Iranian President Hassan Rouhani's deputy chief of staff for political affairs, Hamid Aboutalebi, tweeted that Iran and the United States are the only two countries that can bring the crisis in Iraq to a peaceful end, and said that cooperation has not been ruled out.
Aboutalebi has become a vocal member of Rouhani’s foreign policy team since his potential nomination to become Iran’s ambassador to the United Nations in New York caused a backlash from US lawmakers due to his role in the 1979 US hostage crisis. In addition to his recognition of possible US-Iran cooperation, in a series of tweets, he approvingly quoted US President Barack Obama’s statements that Iraqi Prime Minister Nouri al-Maliki needs to make “tough choices,” and also said that “political solutions” are worth considering.
“First, Iran and America are the only two countries, from a perspective of regional power, that can peacefully end Iraq’s crisis”;
“Second, Iran and America have both ruled out a military involvement in Iraq”;
“Third, both Iran and America have asked Iraq’s government and Nouri al-Maliki to bring the scourge of terrorism and the problems of Iraq to an end”;
“Fourth, the legitimate government of Iraq, in addition to its military capabilities, has potential political solutions worth considering to resolve problems”;
“Fifth, Iran and America have both never disregarded the implicit possibility of cooperation to solve the crisis in Iraq”:
“1) Dr. Rouhani said yesterday that if there is help that we can provide for the people of Iraq we will help them. However, the Iraqi government is able to eliminate terrorism …”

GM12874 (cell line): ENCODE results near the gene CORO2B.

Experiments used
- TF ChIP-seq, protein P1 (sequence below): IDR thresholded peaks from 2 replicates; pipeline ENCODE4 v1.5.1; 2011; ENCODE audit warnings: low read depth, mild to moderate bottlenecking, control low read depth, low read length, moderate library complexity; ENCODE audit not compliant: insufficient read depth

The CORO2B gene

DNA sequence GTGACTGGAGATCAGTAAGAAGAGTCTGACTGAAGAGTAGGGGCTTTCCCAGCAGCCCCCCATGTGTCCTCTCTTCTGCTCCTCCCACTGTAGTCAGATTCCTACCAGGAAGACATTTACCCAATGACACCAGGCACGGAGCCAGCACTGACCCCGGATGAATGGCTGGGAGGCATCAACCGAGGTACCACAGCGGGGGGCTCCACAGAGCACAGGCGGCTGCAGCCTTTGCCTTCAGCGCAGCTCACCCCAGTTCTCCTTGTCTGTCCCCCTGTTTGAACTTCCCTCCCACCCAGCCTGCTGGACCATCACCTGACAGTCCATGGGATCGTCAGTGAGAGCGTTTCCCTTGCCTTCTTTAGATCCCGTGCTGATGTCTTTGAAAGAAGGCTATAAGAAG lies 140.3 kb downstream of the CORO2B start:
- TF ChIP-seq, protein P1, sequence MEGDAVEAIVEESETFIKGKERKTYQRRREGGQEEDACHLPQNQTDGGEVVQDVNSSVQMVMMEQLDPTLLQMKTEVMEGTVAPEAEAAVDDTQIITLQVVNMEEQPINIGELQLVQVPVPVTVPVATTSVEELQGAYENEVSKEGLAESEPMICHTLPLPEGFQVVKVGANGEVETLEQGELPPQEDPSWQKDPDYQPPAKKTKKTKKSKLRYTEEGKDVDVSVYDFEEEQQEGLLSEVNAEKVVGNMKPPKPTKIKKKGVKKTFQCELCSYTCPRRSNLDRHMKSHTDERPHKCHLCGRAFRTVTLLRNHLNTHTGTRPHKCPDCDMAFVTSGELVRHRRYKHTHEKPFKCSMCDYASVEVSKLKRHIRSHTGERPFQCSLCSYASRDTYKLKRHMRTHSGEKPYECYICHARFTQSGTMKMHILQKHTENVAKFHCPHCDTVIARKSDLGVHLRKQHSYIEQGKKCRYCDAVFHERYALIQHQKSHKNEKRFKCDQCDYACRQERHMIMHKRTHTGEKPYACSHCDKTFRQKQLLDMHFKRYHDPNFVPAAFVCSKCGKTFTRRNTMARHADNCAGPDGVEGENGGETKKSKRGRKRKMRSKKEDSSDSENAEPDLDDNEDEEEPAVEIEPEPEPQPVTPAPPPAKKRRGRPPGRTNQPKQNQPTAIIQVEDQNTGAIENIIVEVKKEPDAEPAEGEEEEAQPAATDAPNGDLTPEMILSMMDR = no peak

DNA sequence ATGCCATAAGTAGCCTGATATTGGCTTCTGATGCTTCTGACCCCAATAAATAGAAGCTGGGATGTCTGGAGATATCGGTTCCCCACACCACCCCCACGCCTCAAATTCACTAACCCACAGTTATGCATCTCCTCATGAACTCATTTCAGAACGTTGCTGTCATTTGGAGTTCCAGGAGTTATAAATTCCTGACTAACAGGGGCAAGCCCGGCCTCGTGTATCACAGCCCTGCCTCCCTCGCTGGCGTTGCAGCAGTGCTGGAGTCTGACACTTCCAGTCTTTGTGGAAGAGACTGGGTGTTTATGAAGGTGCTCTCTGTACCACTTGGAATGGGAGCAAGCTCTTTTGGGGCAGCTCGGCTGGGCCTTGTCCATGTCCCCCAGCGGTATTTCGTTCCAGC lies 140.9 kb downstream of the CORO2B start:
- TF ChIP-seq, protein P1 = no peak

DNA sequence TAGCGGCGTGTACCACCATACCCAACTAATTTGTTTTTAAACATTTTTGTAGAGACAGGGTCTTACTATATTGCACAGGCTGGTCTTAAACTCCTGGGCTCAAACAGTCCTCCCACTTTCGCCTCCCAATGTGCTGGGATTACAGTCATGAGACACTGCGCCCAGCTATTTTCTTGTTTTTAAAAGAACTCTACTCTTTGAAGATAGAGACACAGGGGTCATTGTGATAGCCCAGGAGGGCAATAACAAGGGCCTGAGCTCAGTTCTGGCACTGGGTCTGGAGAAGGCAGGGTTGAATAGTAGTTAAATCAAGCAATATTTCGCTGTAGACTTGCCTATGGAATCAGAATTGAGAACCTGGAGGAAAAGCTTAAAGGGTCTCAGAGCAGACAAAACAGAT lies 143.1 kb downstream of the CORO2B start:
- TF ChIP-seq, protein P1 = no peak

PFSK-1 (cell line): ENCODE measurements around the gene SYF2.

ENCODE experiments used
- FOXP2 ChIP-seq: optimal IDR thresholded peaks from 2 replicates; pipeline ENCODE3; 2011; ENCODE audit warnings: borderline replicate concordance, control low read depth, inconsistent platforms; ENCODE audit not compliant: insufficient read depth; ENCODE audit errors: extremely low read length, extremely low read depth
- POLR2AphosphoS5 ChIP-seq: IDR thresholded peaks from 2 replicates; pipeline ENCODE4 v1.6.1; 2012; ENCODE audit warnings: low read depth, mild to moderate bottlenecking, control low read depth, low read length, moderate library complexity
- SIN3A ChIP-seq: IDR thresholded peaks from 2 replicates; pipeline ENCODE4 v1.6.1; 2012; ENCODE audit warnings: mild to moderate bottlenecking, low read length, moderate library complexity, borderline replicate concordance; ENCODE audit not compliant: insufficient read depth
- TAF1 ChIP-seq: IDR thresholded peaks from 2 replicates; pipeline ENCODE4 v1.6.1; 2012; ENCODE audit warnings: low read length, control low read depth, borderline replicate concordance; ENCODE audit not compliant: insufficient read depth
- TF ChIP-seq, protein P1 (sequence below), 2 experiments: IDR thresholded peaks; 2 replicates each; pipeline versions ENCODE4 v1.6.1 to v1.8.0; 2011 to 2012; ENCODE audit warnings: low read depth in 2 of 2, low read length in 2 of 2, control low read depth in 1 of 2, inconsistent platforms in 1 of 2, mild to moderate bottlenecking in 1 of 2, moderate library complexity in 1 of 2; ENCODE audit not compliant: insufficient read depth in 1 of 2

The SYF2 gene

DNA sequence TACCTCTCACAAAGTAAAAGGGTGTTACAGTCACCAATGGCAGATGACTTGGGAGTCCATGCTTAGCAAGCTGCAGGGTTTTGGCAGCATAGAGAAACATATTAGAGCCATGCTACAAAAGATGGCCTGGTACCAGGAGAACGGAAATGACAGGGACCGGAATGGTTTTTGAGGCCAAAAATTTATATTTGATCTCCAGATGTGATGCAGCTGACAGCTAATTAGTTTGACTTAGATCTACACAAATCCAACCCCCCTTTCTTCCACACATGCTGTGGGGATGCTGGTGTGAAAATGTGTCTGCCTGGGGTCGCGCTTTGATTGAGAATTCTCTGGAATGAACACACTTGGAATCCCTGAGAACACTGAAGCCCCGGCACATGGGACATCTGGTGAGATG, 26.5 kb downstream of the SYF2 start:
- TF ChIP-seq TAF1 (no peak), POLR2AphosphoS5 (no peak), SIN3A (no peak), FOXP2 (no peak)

"With regard to terrorism, all countries must work hand in hand, including in Iraq…”
“When we see America take action against terrorist groups in Iraq, then it can be judged and spoken about it.”
“2) Obama said about Iraq: 'We will double our efforts to confront terrorism in the region so that [ISIS] cannot create a haven for itself …'”
"[Continuation of Obama's comment] 'At the same time, we will pursue intensive diplomacy inside Iraq and in the region. … Iraqi officials must be prepared to make tough decisions to keep the country together.'” These quotes from Aboutalebi were taken from Obama’s statements on Iraq on June 13.
“Time is passing, and Arabs believe delay costs.”
Rouhani administration officials have been floating the idea of cooperation with Western countries over the issue of terrorism. Today, however, the secretary of the Supreme National Security Council dismissed the idea of cooperation with the United States over Iraq, calling it “completely unrealistic.” All foreign policy decisions must be approved by Supreme Leader Ayatollah Ali Khamenei.
When the Sunni Islamist group Islamic State of Iraq and al-Sham (ISIS) — backed by former Baathists — took over parts of northern Iraq, they promised to storm onto Baghdad and the Shiite majority cities of Najaf and Karbala. Thousands were reportedly executed by ISIS. Their anti-Shiite sentiment and rule over territory close to Iran’s borders has worried Iran. Many Western leaders have also expressed concern that an al-Qaeda offshoot was able to take over and so far hold on to large swaths of land.
A number of Western media, including The Guardian and Wall Street Journal, have reported that the Iranian Quds Force, a division of the Iranian Islamic Revolutionary Guard Corps, troops are currently in Baghdad or fighting along Iraqi troops in Tikrit. The Quds Force, which has the responsibility of Iranian military operations outside the country’s borders, supports a number of Shiite militias and groups in Iraq. The commander of the Quds Force, Qassem Suleimani, answers directly to the supreme leader. Iran also has strong ties with Maliki as well as a number of other Iraqi politicians.
Continue reading this article by registering and get unlimited access to:
- The award-winning Middle East Lobbying - The Influence Game
- Archived articles
- Exclusive events
- The Week in Review
- Lobbying newsletter delivered weekly